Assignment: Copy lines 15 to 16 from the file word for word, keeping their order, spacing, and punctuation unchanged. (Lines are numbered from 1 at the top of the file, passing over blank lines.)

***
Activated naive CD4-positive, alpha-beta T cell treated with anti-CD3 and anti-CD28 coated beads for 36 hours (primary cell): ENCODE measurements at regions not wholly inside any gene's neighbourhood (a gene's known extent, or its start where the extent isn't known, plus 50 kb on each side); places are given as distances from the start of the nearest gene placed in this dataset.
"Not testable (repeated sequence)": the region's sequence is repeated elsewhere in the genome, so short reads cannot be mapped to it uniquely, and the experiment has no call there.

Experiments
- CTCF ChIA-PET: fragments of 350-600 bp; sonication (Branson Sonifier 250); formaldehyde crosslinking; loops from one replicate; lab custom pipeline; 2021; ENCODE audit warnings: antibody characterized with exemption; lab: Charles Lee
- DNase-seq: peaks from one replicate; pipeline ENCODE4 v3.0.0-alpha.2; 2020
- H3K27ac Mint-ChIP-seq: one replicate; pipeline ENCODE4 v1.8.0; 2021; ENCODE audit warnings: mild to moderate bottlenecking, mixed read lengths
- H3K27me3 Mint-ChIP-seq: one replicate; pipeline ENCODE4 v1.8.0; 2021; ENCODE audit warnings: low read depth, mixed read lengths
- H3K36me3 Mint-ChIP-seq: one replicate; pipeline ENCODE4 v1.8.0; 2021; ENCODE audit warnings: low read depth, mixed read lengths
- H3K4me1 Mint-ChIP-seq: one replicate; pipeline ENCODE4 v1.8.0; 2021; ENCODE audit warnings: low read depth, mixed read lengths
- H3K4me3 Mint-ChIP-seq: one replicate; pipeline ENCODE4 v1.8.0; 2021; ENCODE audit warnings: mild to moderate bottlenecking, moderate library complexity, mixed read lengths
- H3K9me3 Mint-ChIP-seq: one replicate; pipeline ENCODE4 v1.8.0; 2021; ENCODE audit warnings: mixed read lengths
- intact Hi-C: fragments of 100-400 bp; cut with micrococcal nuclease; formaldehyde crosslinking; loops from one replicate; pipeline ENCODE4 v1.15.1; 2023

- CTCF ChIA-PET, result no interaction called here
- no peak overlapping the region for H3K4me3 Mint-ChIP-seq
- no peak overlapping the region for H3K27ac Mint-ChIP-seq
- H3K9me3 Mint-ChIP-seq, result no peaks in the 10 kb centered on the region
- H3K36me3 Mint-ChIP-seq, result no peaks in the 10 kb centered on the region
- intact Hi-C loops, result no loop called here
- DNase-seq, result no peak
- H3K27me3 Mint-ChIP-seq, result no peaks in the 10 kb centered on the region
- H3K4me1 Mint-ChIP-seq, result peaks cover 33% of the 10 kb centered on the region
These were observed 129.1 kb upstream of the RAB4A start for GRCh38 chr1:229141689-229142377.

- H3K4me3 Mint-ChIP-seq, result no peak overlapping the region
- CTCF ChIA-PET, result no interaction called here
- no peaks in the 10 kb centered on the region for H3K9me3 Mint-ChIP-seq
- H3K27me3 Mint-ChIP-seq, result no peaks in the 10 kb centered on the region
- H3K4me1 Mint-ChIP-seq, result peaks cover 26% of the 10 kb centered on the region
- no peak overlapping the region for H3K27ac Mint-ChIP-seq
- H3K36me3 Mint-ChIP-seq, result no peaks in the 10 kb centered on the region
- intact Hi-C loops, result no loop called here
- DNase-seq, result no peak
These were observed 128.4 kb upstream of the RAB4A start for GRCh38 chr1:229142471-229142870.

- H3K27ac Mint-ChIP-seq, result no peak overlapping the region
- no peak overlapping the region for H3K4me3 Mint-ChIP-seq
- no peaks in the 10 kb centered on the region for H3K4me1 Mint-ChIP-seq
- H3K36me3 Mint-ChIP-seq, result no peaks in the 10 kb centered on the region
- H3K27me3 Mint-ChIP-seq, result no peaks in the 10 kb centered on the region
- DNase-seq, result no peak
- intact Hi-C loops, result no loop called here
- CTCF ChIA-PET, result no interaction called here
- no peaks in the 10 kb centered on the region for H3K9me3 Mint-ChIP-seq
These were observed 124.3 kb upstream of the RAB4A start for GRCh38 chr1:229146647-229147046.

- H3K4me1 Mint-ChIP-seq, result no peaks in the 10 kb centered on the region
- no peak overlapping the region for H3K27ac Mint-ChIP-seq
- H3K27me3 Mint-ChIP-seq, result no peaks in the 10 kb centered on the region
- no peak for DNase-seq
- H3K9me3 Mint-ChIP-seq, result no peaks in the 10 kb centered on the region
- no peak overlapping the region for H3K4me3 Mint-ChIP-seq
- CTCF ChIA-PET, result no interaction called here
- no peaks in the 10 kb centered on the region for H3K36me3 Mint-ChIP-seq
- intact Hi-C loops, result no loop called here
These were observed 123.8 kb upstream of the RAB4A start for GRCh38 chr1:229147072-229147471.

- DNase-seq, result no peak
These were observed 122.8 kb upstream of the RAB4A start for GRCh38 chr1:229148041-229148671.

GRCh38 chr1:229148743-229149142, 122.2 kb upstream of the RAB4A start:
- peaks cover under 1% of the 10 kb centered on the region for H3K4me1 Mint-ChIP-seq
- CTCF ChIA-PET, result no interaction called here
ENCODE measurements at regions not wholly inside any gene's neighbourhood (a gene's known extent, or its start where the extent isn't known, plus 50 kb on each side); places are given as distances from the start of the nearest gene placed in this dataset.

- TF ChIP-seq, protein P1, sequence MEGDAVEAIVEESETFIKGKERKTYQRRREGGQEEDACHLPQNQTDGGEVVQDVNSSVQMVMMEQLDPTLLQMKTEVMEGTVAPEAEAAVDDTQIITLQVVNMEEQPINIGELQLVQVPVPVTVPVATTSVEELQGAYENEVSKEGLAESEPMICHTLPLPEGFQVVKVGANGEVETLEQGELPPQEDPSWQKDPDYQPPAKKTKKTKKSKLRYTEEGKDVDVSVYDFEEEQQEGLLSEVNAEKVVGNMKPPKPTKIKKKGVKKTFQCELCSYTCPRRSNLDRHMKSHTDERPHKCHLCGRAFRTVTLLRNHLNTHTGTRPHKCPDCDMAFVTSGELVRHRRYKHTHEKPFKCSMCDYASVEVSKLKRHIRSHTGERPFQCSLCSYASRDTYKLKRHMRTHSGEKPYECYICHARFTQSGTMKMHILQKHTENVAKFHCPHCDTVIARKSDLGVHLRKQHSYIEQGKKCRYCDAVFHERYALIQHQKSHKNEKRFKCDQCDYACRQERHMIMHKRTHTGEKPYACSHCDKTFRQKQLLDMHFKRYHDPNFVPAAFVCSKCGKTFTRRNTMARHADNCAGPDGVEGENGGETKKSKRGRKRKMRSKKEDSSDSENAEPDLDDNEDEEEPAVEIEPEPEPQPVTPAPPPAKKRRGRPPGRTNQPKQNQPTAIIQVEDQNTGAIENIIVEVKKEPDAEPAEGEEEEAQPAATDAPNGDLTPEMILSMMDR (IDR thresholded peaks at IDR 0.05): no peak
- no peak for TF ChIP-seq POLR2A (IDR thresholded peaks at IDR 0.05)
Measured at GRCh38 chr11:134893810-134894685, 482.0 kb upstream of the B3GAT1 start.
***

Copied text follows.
- no peak overlapping the region for H3K27ac Mint-ChIP-seq
- H3K9me3 Mint-ChIP-seq, result no peaks in the 10 kb centered on the region